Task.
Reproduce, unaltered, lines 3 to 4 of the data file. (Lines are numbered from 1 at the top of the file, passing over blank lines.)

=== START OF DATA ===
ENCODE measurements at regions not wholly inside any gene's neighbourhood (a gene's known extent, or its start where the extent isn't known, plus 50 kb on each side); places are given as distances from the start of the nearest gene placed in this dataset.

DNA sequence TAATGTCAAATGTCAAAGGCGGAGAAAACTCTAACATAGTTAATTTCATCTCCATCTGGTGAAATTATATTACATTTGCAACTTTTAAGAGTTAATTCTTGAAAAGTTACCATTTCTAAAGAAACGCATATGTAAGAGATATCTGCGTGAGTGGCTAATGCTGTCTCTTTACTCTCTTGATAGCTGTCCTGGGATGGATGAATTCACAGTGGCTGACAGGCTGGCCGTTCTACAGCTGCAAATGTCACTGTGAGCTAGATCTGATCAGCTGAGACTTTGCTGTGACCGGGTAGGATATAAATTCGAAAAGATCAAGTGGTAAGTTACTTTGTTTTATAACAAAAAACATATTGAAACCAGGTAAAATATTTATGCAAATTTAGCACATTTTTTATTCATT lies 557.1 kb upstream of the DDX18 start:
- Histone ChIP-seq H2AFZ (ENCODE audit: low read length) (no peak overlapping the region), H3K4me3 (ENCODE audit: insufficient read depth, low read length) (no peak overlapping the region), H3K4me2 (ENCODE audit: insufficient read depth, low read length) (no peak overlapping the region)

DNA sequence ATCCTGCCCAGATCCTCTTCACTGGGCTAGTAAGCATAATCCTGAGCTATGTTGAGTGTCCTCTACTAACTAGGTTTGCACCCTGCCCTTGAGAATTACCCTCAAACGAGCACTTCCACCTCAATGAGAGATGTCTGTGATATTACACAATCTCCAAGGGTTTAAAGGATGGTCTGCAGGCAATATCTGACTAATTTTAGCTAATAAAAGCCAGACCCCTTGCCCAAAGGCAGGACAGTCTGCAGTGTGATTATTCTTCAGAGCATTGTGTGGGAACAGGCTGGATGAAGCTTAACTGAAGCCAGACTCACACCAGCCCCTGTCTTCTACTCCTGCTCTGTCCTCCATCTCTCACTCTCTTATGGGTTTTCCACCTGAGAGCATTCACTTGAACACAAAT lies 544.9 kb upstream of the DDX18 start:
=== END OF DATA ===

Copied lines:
- Histone ChIP-seq H2AFZ (ENCODE audit: low read length) (no peak overlapping the region), H3K4me3 (ENCODE audit: insufficient read depth, low read length) (no peak overlapping the region), H3K4me2 (ENCODE audit: insufficient read depth, low read length) (no peak overlapping the region)

DNA sequence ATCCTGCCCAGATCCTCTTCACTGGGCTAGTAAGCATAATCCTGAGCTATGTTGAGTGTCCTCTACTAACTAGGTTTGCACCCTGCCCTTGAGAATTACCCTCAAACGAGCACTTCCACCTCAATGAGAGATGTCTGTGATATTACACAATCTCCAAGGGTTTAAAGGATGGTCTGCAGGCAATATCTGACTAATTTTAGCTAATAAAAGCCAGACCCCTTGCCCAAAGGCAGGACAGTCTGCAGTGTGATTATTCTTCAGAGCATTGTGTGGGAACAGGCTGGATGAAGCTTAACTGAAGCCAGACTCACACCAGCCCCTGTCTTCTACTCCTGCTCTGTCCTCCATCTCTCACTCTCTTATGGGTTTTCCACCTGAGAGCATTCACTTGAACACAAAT lies 544.9 kb upstream of the DDX18 start: